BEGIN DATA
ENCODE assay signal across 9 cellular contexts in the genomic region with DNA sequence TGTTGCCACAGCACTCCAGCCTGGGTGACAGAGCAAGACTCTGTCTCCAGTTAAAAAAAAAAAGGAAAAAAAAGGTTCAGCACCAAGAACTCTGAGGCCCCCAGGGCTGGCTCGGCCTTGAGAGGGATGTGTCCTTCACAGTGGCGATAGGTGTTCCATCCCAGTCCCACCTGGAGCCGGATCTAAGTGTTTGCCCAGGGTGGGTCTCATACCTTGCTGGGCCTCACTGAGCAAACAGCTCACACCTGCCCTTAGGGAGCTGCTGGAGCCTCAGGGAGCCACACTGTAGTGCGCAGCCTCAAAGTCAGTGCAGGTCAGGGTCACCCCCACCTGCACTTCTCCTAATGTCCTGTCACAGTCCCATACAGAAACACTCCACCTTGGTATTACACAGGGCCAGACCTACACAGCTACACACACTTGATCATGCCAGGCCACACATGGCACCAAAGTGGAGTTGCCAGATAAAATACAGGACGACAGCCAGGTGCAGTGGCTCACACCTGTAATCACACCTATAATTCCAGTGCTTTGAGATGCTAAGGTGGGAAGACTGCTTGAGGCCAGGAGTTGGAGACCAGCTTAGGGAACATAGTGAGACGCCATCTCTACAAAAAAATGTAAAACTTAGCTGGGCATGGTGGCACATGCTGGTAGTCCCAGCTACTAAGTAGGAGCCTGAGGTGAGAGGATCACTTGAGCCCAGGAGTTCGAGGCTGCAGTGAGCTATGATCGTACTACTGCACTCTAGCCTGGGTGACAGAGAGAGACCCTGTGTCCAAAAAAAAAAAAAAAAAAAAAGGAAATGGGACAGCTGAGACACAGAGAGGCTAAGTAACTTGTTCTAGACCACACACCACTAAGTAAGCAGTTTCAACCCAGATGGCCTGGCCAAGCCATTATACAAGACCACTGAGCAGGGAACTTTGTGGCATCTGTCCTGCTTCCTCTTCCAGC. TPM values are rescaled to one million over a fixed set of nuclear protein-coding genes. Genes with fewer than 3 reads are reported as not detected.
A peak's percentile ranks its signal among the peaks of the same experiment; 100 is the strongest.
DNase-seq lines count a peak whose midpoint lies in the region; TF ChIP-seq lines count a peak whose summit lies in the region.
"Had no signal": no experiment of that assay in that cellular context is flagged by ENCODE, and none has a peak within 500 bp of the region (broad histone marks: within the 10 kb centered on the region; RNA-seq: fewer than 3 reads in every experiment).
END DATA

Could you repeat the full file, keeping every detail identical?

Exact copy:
ENCODE assay signal across 9 cellular contexts in the genomic region with DNA sequence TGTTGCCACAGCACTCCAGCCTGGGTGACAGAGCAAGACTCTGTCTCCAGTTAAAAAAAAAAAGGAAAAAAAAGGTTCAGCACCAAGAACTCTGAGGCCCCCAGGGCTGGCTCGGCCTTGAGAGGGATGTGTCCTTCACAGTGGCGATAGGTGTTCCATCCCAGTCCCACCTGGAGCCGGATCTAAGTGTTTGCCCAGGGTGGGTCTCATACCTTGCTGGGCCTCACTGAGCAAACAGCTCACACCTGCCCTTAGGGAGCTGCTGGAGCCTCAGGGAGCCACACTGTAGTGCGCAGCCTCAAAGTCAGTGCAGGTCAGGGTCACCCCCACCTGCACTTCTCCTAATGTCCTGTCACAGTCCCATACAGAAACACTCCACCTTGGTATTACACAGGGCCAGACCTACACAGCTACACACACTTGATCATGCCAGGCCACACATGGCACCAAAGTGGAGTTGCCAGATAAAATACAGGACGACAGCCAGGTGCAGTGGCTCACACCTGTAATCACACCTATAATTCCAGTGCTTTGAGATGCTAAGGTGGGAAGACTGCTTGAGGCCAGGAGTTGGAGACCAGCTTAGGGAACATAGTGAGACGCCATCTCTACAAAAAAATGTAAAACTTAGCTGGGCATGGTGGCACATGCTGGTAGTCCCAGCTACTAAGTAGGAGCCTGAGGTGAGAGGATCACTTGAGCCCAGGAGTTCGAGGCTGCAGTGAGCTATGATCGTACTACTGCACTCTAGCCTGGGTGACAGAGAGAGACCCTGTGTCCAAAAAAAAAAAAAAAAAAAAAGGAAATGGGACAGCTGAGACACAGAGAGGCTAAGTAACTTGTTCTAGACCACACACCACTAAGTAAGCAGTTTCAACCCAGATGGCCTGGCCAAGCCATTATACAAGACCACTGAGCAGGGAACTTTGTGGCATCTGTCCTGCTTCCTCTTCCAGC. TPM values are rescaled to one million over a fixed set of nuclear protein-coding genes. Genes with fewer than 3 reads are reported as not detected.
A peak's percentile ranks its signal among the peaks of the same experiment; 100 is the strongest.
DNase-seq lines count a peak whose midpoint lies in the region; TF ChIP-seq lines count a peak whose summit lies in the region.
"Had no signal": no experiment of that assay in that cellular context is flagged by ENCODE, and none has a peak within 500 bp of the region (broad histone marks: within the 10 kb centered on the region; RNA-seq: fewer than 3 reads in every experiment).